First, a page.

In the Midwood neighborhood of Brooklyn, the Dynamic Youth Community, an adolescent treatment program, has existed since 1970, but it was not until the late 1990s that it had its first Russian-speaking parents’ support group. “We needed it because suddenly we had all these people coming from one area,” said Karen Carlini, the associate director, who has been on the staff since 1974. Of the 161 young adults currently in treatment, about 25 percent are from families who emigrated from the former Soviet Union, she said. According to a June 2015 study of young adults in Brooklyn whose families had emigrated from the former Soviet Union, most of them began using “within a social setting with peers after school,” said Honoria Guarino, the principal investigator. Once primed, some swiped prescription drugs from an unsuspecting relative. The study was published in the Journal of Addictive Diseases.
Dr. Guarino found the Russians were often well-educated, had close relationships with their families, and financial support — all factors that tend to inoculate young people against addiction. Dr. Belkin, of the city’s health department, spoke of the “healthy immigrant effect” — the notion that people who decide to uproot themselves for life in a new country are psychologically sturdy and motivated to remain healthy. But that theory may not apply to their children, he said.
Anastasia Teper, 33, a researcher on the study and a recovering addict who had come from Russia as a teenager, said that immigrant young adults are under stress to assimilate, which can lead to experimentation.
“You have this huge conflict of the traditional values clashing with the so-called American values and this Russian stubborn temperament,” Ms. Teper said. But there was also a taboo against even speaking about drug use, which got in the way of treating it, the researchers said. “Once you are a drug user, you are disowned,” Ms. Teper said. “It’s like you’ve killed someone, you’ve prostituted yourself. It’s worse than being a drunk.”
In order to break the silence, a Russian radio station last year broadcast weekly interviews with young addicts in recovery, parents and advocates. Sasha, 25, who came to United States from Ukraine with her family 20 years ago, was addicted to pills, making her unusual among Russian addicts, who tended to inject heroin. Her path to addiction started when she was teased for not knowing English, and the pressure her parents put on her to succeed at school. s a teenager, she grew depressed over the apparent suicide of a boyfriend; she was hospitalized, and doctors prescribed drugs such as Klonopin and Xanax. She started buying drugs on the street and even got a job in a pharmacy, fueling her addiction.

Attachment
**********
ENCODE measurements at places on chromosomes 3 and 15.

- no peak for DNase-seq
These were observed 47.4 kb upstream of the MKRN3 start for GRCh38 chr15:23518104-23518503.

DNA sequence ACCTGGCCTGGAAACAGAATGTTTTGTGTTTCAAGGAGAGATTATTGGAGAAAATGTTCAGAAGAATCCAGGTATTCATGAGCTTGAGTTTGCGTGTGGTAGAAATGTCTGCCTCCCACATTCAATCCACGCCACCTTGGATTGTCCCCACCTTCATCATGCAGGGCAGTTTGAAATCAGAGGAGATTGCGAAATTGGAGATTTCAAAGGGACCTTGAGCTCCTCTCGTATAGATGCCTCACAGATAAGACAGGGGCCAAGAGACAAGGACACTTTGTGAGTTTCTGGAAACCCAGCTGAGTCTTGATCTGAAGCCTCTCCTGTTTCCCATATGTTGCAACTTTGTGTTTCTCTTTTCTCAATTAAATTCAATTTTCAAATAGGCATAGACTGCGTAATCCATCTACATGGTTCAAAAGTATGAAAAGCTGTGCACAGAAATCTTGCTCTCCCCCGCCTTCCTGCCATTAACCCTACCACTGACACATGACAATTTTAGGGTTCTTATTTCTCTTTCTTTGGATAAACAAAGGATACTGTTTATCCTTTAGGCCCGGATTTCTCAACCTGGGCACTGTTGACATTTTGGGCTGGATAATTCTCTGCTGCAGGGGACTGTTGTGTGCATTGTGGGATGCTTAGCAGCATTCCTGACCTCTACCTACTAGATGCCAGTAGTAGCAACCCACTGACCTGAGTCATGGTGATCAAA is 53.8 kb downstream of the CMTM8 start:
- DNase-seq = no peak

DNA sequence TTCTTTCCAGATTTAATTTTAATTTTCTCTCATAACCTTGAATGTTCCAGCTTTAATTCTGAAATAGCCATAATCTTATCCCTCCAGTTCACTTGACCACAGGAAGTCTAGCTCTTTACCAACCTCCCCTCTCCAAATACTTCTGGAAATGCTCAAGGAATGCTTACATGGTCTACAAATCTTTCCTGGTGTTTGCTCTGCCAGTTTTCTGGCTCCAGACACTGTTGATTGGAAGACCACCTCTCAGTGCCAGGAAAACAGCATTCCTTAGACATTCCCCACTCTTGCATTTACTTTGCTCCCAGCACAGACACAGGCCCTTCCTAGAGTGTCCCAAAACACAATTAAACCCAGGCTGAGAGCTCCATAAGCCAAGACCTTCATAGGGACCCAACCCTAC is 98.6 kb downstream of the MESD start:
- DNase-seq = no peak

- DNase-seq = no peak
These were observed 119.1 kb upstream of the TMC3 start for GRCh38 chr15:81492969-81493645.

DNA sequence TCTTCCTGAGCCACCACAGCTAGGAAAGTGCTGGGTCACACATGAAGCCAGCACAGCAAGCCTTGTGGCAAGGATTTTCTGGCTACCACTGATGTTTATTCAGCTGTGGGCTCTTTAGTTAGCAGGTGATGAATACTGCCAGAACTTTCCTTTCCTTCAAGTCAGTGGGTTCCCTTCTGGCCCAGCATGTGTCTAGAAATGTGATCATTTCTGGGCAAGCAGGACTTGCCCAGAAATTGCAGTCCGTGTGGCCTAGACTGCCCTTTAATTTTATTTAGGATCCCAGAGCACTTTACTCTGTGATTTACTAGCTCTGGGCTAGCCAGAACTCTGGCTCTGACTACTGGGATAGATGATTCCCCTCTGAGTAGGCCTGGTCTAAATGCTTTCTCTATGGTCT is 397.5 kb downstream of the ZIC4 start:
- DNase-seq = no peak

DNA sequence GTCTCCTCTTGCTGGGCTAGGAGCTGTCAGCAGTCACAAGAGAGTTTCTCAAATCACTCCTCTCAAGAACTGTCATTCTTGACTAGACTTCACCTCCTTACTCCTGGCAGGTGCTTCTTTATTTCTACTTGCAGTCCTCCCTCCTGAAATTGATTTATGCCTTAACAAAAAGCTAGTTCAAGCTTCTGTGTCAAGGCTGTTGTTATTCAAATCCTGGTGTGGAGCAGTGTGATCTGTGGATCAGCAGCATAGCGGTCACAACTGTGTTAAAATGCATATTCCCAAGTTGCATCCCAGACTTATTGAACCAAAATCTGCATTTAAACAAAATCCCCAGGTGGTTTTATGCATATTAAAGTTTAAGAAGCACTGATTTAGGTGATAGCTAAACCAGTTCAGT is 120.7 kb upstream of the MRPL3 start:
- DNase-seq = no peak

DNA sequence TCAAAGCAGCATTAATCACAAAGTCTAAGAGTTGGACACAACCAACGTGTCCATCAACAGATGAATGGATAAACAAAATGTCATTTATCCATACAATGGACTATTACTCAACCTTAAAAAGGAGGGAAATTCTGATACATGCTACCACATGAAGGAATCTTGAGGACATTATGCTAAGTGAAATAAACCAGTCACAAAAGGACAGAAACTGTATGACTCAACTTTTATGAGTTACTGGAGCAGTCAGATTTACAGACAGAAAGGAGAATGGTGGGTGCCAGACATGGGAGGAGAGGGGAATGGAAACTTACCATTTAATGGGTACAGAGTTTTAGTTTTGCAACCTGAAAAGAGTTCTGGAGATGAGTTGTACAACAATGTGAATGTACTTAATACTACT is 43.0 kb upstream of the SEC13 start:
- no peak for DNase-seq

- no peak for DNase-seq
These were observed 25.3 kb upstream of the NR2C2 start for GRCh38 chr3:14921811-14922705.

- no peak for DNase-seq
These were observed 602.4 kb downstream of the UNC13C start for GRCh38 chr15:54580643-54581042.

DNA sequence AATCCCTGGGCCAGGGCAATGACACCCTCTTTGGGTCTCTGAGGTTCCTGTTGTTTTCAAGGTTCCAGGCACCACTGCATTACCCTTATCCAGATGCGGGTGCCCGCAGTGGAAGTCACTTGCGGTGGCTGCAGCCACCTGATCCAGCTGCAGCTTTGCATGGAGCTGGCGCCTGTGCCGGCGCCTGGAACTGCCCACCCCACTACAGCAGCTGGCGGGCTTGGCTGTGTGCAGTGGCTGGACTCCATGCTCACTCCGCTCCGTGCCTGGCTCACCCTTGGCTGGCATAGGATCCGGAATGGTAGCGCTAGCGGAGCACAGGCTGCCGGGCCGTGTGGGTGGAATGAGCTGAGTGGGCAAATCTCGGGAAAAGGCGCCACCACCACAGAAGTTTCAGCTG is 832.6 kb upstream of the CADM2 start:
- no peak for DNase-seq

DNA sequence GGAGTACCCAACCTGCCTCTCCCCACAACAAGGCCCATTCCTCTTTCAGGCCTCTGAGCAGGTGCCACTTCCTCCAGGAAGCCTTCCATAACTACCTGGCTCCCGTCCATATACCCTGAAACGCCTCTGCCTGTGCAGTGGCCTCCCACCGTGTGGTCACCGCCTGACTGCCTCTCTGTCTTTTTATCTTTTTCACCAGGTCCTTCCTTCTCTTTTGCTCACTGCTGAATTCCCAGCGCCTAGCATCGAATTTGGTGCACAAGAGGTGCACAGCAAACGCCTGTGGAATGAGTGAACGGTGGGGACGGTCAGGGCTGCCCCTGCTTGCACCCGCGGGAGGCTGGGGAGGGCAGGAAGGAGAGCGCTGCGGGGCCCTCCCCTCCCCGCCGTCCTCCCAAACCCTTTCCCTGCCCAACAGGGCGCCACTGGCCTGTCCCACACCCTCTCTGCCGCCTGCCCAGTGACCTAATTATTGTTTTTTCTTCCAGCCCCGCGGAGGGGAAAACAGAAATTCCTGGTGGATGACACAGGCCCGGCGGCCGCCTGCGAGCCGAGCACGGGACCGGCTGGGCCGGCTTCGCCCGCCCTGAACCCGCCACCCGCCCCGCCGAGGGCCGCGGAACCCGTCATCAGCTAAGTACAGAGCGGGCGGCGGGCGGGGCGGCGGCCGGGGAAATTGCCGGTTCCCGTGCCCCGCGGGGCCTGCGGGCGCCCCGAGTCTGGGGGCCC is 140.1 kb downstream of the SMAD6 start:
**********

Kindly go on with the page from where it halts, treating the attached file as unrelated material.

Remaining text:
One day, Sasha’s mother, Helen Berg (they have different last names), saw an advertisement for Dynamic Youth Community in a Russian newspaper she rarely read. “It was a sign from God,” Ms. Berg said. “But I thought, ‘No way do they take girls, this is only for boys.’” Sasha arrived at Dynamic at age 21, weighing 80 pounds. After living in the center’s residential treatment program in upstate New York, she moved to all-day treatment in Brooklyn that became semiweekly. Later, she worked for the center; now she is taking pre-med classes.
“If a kid comes here for an interview,” Sasha said, “mom and dad have this internal discussion: ‘What is grandma going to think? What is Aunt Tatiana going to think?’”
Russian parents lack education about drugs, said Natalie, a mother with two sons who have battled addiction. After coming to the United States, she got divorced, worked and went back to school.
“American parents are close to the problem,” she said. “We know about alcohol. Drugs, they are like the moon for me.” Like most other mothers interviewed, Natalie asked to be identified only by her given name.
Naïveté and desperation drove some mothers to spend thousands of dollars on so-called interventionists for a quick fix. I was losing him, he had overdosed once,” said another mother, Raschel, about her son. A friend told her about a rabbi who supposedly specialized in mystical healing. She said the rabbi insisted on spiritually cleaning her home. At the end, the rabbi’s associate asked for $1,800. Raschel recalled her son’s incredulous reaction: “Mom, are you high?”
These Russian-speaking mothers blamed themselves, what they saw as lax oversight in American schools and doctors who overprescribed pills for their children. As their children have fought to become clean, the guilt lingers.
“My parents left everything behind to come here for a better life for me to become a drug addict,” said Roman, 25, who emigrated from Ukraine as a child. “So much suffering has been done, that’s something I struggle with. I have apologized.”
By Liz Robbins - The NY Times/July 21, 2016
Photos: 1-Sam Hodgson, the NY Times; 2-Sam Hodgson, Alex Wroblewski, Joshua Bright, all NY Times photographers